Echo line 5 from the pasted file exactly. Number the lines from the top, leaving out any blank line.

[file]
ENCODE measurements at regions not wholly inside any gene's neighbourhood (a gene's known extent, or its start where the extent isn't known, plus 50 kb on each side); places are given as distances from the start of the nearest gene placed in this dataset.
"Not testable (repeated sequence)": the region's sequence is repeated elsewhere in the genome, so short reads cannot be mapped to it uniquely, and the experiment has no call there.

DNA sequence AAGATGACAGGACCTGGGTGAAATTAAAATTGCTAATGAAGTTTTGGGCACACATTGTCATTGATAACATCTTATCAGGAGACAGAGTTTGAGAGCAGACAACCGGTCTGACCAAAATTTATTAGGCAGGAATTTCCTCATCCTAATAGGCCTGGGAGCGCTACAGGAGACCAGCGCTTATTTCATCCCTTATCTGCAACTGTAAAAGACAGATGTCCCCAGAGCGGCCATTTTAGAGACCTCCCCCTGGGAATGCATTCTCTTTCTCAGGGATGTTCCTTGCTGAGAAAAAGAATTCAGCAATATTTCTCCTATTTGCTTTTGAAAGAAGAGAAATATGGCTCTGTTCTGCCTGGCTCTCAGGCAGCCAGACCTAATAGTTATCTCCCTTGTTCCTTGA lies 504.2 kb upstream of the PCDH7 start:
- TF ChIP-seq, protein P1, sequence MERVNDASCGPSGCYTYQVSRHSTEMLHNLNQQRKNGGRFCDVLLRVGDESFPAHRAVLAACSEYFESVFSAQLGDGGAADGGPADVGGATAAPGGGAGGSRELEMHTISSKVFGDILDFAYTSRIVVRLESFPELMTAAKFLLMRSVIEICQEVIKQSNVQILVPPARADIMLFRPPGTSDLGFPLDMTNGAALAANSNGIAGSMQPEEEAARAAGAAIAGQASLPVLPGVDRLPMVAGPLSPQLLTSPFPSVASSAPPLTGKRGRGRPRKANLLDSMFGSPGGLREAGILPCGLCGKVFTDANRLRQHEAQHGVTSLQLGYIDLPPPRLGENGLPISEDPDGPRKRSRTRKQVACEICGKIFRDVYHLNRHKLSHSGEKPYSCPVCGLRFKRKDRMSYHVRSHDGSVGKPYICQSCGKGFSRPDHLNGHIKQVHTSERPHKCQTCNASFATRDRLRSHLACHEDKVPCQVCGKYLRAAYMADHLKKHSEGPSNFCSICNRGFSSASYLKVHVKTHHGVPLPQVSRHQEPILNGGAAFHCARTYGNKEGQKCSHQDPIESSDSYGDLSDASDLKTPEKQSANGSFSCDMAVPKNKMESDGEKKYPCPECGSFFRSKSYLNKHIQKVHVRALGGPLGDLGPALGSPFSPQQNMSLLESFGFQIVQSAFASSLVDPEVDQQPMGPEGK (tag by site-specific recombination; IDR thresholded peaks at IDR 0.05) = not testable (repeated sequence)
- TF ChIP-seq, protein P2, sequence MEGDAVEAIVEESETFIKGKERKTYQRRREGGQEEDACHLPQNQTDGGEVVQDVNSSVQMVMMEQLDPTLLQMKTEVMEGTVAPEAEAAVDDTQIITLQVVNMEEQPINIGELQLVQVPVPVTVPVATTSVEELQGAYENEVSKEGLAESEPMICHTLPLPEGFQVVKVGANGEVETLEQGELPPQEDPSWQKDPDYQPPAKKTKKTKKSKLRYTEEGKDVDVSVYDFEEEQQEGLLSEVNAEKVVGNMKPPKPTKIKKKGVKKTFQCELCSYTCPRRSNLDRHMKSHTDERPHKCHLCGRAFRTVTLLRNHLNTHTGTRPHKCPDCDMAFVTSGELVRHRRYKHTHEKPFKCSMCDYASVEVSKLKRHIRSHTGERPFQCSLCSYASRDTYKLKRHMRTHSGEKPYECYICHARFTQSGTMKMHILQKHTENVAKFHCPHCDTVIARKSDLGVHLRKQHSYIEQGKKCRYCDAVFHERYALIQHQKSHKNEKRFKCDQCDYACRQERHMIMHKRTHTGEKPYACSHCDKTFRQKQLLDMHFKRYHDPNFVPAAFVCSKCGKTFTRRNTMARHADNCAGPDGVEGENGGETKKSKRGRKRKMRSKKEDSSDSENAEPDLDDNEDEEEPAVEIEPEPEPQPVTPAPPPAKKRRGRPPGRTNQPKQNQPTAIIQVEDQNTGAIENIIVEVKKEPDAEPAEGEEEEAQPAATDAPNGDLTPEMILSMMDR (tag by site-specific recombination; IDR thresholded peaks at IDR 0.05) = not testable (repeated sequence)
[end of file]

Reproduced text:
- TF ChIP-seq, protein P2, sequence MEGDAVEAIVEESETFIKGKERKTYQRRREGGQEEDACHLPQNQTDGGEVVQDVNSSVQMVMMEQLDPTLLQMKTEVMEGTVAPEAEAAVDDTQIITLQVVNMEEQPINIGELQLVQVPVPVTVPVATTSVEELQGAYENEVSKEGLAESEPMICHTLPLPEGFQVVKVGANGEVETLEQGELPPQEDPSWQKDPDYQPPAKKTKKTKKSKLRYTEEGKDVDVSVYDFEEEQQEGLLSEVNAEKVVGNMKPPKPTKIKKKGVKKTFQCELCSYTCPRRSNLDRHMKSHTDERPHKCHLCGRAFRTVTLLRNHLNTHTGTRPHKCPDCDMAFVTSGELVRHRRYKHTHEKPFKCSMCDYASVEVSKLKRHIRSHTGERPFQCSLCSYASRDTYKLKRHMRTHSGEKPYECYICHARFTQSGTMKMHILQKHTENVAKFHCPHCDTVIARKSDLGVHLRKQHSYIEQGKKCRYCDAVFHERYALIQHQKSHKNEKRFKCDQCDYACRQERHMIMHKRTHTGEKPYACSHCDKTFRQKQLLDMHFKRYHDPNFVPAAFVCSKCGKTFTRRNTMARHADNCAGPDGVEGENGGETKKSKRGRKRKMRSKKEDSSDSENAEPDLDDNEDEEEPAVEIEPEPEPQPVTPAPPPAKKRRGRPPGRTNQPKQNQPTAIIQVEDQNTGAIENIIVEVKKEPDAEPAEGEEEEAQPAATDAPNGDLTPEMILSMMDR (tag by site-specific recombination; IDR thresholded peaks at IDR 0.05) = not testable (repeated sequence)